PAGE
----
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Zerbaxa

Generic Name: ceftolozane and tazobactam (sef TOL oh zane and TAZ oh BAK tam)
Brand Name: Zerbaxa

What is Zerbaxa (ceftolozane and tazobactam)?

Ceftolozane is a cephalosporin antibiotic and tazobactam is a penicillin antibiotic. These medicines fight bacteria in the body.

Ceftolozane and tazobactam is a combination medicine used to treat certain bacterial infections of the stomach or urinary tract.

Ceftolozane and tazobactam may also be used for purposes not listed in this medication guide.

What is the most important information I should know about Zerbaxa (ceftolozane and tazobactam)?

Follow all directions on your medicine label and package. Tell each of your healthcare providers about all your medical conditions, allergies, and all medicines you use.

What should I discuss with my healthcare provider before using Zerbaxa (ceftolozane and tazobactam)?

You should not use this medicine if you are allergic to ceftolozane or tazobactam, or if you are allergic to similar antibiotics, such as:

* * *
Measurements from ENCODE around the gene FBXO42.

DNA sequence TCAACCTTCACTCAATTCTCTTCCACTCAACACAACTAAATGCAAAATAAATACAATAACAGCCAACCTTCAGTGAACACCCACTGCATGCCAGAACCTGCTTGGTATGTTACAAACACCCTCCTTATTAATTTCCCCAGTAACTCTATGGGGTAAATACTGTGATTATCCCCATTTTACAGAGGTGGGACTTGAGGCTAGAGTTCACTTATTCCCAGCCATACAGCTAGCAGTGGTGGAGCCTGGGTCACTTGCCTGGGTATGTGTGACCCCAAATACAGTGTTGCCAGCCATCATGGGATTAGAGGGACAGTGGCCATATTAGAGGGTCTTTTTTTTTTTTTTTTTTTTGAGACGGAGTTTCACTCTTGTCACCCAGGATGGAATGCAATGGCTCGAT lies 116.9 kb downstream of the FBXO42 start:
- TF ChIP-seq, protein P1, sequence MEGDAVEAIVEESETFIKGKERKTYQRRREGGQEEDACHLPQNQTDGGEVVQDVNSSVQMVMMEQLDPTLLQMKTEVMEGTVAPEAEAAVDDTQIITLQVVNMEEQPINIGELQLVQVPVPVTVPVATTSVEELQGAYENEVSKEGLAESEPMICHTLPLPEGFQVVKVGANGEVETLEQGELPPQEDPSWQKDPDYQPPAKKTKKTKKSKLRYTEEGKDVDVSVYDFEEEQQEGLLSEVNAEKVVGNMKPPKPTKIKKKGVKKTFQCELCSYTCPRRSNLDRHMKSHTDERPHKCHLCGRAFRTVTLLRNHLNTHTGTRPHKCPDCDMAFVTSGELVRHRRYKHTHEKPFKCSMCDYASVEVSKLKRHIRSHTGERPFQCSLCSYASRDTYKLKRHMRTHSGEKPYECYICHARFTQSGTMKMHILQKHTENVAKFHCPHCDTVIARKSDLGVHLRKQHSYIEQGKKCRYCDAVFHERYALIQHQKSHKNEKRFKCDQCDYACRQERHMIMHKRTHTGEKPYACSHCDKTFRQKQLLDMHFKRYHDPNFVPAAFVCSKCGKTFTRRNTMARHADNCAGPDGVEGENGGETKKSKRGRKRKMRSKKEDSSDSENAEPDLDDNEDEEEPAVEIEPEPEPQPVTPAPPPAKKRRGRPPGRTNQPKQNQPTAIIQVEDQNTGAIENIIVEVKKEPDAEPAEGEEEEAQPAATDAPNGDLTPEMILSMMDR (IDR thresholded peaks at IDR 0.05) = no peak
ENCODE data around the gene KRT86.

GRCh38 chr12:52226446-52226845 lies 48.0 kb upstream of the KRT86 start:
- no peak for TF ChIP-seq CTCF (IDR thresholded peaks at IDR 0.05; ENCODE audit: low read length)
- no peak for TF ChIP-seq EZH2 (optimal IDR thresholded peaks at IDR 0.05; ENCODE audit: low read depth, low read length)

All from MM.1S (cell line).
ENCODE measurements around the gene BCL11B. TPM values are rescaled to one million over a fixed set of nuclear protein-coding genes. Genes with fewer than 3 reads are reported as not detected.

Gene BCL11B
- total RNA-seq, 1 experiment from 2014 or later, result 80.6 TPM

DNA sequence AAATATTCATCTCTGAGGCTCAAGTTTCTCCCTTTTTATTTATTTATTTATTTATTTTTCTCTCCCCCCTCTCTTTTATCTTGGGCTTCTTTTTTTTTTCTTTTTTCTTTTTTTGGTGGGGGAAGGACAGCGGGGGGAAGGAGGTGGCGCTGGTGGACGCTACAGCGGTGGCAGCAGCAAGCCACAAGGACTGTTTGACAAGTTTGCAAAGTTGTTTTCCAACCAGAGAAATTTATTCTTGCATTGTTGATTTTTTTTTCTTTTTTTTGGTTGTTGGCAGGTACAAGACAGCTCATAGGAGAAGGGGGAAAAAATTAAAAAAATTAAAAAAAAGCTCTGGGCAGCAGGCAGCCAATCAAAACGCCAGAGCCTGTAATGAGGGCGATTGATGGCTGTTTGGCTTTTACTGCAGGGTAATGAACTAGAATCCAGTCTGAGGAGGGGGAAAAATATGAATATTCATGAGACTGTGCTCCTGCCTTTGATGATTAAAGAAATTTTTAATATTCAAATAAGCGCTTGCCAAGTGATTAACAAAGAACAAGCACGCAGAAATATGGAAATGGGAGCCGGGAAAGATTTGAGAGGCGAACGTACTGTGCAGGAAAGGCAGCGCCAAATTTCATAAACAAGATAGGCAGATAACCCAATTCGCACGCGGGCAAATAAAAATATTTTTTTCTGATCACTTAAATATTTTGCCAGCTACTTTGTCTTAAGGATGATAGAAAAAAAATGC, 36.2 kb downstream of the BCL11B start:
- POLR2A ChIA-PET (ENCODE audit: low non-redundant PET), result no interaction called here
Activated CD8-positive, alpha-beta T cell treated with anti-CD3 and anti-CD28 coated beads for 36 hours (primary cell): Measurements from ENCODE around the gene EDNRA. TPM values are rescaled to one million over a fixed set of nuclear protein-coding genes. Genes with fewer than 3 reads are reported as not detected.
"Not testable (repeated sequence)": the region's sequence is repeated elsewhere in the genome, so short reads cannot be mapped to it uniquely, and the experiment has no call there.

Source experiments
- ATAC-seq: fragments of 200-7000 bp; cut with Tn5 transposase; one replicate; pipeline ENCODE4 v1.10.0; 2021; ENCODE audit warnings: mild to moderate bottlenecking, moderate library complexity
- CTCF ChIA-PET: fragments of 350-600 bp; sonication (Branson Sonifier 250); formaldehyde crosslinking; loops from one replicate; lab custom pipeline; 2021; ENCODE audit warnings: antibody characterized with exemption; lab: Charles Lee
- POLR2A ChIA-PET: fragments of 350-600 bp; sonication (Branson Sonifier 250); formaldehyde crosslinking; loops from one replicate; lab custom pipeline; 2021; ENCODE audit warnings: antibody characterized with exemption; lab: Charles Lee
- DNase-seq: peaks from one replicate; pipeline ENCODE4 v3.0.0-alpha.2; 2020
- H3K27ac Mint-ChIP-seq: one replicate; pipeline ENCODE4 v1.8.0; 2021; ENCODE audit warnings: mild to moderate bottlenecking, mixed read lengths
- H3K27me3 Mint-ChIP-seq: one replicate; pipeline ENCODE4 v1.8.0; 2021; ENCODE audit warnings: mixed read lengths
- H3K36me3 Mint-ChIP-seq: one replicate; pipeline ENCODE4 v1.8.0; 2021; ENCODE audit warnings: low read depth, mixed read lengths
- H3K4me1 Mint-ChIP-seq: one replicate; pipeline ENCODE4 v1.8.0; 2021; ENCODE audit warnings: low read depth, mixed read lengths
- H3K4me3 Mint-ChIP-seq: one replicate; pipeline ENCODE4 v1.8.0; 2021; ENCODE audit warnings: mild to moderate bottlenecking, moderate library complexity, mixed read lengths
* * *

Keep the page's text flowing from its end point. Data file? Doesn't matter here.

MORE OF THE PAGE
• penicillin antibiotics--amoxicillin, ampicillin, dicloxacillin, oxacillin, penicillin, ticarcillin, Amoxil, Moxatag, Augmentin, Principen, and others; or

  • cephalosporin antibiotics--cefdinir, cefprozil, cefuroxime, cephalexin, Ceftin, Cefzil, Keflex, Omnicef, and others.

To make sure ceftolozane and tazobactam is safe for you, tell your doctor if you have:

  • kidney disease (or if you are on dialysis).

Ceftolozane and tazobactam is not expected to harm an unborn baby. Tell your doctor if you are pregnant or plan to become pregnant during treatment.

It is not known whether ceftolozane and tazobactam passes into breast milk or if it could harm a nursing baby. Tell your doctor if you are breast-feeding a baby.

How is Zerbaxa (ceftolozane and tazobactam)given?

This medicine is usually given for 4 to 14 days, depending on the type of infection being treated. Follow all directions on your prescription label. Do not use this medicine in larger or smaller amounts or for longer than recommended.

Use this medicine for the full prescribed length of time. Your symptoms may improve before the infection is completely cleared. Skipping doses may also increase your risk of further infection that is resistant to antibiotics. Ceftolozane and tazobactam will not treat a viral infection such as the common cold or flu.